1) What is life? Write your own definition about what first comes to mind. Write ca. 200 words (a minimum of 150 for full points). We will keep revisiting this definition throughout this course. For this first version of it, focus on your initial association. If you have additional associations, add them in a list. Perhaps you can also think of a saying/expression, a euphemism, or a song about life.
2) Think of an image that says “life” to you, find an approximate picture of it online, and upload it to the attached folder in D2L Discussions (see below) with your definition. Please note that plagiarism rules also apply to all the D2L posts, whether it’s words or images, so always list your sources.
Q: Life Poll: How would you categorize your homework definition of life? There is no correct answer and multiple items can be chosen.
A. biological / scientific B. philosophical C. poetic/inspiring D.legal E. personal/individual F. Other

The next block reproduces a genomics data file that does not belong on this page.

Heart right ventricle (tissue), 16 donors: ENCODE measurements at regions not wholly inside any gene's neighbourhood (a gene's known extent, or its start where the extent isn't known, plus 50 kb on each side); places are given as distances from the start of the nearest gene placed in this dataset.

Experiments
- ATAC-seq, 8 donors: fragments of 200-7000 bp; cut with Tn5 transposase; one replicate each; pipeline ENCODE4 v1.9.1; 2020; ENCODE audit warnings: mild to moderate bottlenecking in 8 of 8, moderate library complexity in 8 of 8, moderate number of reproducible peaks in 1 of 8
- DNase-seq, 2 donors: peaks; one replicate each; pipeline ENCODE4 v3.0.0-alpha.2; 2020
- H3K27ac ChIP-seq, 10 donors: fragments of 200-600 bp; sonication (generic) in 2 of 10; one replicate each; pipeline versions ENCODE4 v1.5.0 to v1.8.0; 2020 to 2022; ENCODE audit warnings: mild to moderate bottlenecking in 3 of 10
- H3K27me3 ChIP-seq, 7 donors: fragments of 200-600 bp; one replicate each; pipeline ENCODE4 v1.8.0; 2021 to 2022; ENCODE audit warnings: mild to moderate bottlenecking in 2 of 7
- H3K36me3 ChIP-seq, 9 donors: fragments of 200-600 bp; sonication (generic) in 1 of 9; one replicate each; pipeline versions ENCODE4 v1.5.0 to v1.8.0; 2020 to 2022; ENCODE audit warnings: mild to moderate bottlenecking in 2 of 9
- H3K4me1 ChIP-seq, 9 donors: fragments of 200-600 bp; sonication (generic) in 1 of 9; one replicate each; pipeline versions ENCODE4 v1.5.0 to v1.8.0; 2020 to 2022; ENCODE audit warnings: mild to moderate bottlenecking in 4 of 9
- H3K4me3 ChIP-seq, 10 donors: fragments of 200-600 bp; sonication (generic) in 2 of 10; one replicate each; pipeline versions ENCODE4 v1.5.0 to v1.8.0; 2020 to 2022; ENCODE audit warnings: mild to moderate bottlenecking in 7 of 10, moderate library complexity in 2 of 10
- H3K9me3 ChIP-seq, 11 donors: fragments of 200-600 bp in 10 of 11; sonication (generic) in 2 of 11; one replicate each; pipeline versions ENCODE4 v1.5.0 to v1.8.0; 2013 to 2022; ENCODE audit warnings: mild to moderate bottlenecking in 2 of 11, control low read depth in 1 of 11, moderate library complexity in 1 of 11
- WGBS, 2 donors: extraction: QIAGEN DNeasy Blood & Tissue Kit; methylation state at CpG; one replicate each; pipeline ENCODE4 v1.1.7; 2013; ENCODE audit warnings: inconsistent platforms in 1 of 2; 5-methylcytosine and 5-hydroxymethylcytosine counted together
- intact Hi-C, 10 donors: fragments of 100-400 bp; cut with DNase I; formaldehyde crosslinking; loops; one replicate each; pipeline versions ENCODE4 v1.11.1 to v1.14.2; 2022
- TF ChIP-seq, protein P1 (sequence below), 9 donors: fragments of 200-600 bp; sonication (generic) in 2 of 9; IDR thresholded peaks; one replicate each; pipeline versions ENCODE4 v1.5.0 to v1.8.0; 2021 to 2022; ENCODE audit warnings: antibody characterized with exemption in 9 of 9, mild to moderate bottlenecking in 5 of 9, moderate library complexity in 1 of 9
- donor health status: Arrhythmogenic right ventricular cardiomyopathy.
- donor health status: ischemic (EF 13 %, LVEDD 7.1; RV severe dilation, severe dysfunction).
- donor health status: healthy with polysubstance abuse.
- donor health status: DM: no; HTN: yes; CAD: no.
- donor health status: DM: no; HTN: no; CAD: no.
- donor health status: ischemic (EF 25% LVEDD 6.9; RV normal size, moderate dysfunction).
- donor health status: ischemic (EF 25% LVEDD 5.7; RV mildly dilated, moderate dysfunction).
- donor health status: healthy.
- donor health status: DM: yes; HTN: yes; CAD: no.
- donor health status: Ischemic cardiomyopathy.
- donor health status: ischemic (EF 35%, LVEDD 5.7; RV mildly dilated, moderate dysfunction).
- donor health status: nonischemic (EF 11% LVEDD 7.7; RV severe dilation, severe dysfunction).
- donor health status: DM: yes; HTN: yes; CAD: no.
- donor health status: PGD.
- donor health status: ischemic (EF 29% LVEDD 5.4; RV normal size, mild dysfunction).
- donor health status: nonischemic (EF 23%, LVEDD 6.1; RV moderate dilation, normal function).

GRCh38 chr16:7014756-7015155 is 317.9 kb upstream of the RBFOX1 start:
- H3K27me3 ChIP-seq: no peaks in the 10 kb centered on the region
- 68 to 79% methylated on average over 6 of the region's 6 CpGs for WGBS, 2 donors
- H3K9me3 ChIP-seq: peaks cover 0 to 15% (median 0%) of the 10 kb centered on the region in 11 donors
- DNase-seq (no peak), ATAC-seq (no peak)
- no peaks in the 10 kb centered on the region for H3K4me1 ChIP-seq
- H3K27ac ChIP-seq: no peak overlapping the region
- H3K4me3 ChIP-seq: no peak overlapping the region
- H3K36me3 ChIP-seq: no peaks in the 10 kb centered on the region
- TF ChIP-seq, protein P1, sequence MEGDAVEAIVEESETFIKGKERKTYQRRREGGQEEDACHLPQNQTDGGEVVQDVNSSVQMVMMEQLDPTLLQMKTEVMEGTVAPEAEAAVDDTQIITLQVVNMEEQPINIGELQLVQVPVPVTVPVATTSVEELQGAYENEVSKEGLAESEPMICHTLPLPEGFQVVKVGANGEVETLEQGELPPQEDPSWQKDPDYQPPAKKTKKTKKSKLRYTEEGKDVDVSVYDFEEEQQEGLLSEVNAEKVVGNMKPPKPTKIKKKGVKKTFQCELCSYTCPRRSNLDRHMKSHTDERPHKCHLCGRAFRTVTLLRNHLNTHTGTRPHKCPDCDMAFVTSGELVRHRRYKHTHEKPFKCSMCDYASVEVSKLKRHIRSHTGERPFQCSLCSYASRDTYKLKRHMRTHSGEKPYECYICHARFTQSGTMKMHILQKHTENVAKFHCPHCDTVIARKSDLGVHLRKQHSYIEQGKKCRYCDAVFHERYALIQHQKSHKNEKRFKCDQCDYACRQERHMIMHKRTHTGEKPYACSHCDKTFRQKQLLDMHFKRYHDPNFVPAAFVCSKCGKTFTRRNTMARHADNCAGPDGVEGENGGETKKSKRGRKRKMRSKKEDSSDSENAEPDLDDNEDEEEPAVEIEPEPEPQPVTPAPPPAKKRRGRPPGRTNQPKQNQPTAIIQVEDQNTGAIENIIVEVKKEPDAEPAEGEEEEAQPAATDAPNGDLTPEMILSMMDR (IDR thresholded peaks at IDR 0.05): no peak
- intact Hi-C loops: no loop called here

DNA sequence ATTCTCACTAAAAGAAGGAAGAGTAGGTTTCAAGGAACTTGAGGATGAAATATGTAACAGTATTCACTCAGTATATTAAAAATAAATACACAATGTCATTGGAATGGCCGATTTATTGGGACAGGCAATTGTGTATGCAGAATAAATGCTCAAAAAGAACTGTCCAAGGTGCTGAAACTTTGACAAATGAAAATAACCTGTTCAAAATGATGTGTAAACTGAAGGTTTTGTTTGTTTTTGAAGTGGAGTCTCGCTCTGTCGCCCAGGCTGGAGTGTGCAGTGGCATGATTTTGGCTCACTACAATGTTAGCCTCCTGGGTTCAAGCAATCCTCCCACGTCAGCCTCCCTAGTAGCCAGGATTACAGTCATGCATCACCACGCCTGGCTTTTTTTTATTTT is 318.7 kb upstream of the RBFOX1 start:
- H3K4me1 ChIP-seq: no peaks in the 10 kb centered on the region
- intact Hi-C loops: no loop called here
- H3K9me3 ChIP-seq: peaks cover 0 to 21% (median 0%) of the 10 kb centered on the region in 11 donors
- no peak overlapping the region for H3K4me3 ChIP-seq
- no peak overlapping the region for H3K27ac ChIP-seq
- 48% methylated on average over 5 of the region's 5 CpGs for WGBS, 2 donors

Q: And how would you categorize the image you selected? It shows something related to…
C. people and relationships(incl.pets)
D. special event
E. time and/or space
F.words (a quote) or a metaphor (as an image)
G. a challenge or success
H.an abstract concept or emotion, such as freedom, fun, love, etc.
1) Research the biological characteristics of life (sometimes also called characteristics of living things). You will find that there are varying definitions online: both the names of characteristics and their number vary (anywhere from six to ten). Watch out, some are even inaccurate, which some critical thinking will help you discover. Look at a minimum of five different sources (texts/videos) and compile your own list of seven characteristics with explanations. Which name mean the same thing? Which are only sub-categories of others? Which ones are not accurate (and why)? Post your list of seven with explanations and your five sources (formatted in proper bibliographic style–see the “useful stuff” folder for help) in the attached discussion folder (see below).
2) Watch the video and read Jabr’s text linked below. Make notes about their content and the problems/questions they raise. Bring your notes and questions to class.
Jabr, Why Nothing Is Truly Alive (text & video)
Read the Plato/Descartes PDF. Follow the steps and links and post your notes and/or a picture of the marked-up text here.